Soak the cherry leaves in lukewarm water to remove excess salt.
I used store-bought tsubu-an this time. If the paste is too runny, put it in a pan and heat to get rid of the excess moisture.
Shape the adzuki paste into 15 g balls.
Mix the boiling water and sugar in a heatproof dish. Add the red food coloring to make it pale pink. Stir in the domyojiko and cover the dish with plastic wrap. Microwave at 600 W for 3 minutes and 20 seconds.
Stir the mixture lightly and cover with plastic. Microwave it for a further 3 minutes and 20 seconds, then let it stand for 10 minutes to let it steam.
Put 20 g of the mixture onto a piece of plastic wrap. Make it into a thin round circle. Keep the rest covered with plastic wrap all the time to prevent it from drying out. Repeat the process with the rest of the mixture while it is still hot.
Moisten your hands lightly and wrap the adzuki paste with the prepared dough.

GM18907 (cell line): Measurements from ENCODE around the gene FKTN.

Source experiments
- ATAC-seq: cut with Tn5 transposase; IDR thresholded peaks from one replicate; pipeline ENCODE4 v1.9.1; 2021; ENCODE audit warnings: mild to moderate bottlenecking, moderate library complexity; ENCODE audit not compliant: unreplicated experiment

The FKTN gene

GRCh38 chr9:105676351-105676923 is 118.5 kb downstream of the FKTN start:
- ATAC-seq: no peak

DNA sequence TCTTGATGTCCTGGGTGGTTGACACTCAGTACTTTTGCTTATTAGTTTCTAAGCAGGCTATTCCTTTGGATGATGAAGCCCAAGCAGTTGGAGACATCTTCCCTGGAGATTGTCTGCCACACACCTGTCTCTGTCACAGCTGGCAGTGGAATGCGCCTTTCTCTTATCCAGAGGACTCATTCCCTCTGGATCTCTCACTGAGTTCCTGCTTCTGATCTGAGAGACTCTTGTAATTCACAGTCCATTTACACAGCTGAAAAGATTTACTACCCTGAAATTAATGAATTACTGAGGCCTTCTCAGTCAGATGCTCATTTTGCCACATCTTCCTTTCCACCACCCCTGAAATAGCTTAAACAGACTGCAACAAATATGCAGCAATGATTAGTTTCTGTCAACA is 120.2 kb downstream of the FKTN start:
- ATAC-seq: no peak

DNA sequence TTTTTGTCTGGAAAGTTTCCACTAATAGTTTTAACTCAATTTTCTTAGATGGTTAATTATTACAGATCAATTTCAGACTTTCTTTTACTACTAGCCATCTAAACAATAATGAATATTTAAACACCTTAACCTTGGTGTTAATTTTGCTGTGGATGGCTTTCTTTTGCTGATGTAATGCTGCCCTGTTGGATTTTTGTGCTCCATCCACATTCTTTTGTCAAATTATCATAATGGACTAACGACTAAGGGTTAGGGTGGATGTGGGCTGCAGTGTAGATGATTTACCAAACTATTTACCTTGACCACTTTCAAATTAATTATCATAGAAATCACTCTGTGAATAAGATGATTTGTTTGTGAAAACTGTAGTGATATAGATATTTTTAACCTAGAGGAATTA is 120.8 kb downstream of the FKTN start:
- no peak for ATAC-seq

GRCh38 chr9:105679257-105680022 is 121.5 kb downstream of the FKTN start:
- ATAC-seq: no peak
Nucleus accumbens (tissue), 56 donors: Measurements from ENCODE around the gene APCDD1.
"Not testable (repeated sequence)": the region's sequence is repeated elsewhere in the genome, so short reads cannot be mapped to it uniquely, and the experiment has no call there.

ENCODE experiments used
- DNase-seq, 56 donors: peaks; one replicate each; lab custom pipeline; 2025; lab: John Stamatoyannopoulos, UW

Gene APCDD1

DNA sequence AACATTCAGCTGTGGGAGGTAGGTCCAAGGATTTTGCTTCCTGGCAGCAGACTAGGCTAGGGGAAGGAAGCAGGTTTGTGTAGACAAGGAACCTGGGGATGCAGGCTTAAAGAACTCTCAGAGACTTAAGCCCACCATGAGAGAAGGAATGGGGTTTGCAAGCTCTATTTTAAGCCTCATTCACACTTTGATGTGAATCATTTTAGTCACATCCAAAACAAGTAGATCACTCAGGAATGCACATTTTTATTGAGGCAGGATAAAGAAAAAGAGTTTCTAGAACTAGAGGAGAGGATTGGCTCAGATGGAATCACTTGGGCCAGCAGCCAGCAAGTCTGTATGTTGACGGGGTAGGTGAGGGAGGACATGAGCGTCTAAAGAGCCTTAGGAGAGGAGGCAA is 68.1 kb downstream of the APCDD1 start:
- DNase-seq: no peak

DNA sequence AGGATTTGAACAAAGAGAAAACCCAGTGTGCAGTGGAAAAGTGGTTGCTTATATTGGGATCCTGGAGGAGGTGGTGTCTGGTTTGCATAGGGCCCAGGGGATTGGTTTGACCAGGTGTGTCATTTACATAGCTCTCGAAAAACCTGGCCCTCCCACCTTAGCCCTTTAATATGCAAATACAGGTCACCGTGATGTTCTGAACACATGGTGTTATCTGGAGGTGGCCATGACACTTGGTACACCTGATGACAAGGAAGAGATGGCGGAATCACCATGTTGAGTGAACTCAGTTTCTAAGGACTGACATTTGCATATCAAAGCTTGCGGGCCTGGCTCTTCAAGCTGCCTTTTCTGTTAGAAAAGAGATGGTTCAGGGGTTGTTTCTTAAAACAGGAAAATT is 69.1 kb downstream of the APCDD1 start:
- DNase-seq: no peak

Correct the shape inside the plastic wrap. Pat dry the sakura leaves with kitchen paper and wrap the mochi with them. The leaf veins should be on the outside.
This is the type of tsubu-an and domyojiko I used.
Story Behind this Recipe
Usually, you fill sakura-mochi with koshi-an. But as I refer tsubu-an, I filled the mochi with it.
The food coloring is quite strong so use a tiny amount. The sweetened dough is very sticky so you need to moisten your hands to put a portion onto the plastic wrap and wrap the bean paste in it. The resultant look will be better. If the bean paste is too runny, boil away the excess moisture first. Otherwise it will be very sticky when you try to shape it. Adjust the amount of sugar to your liking.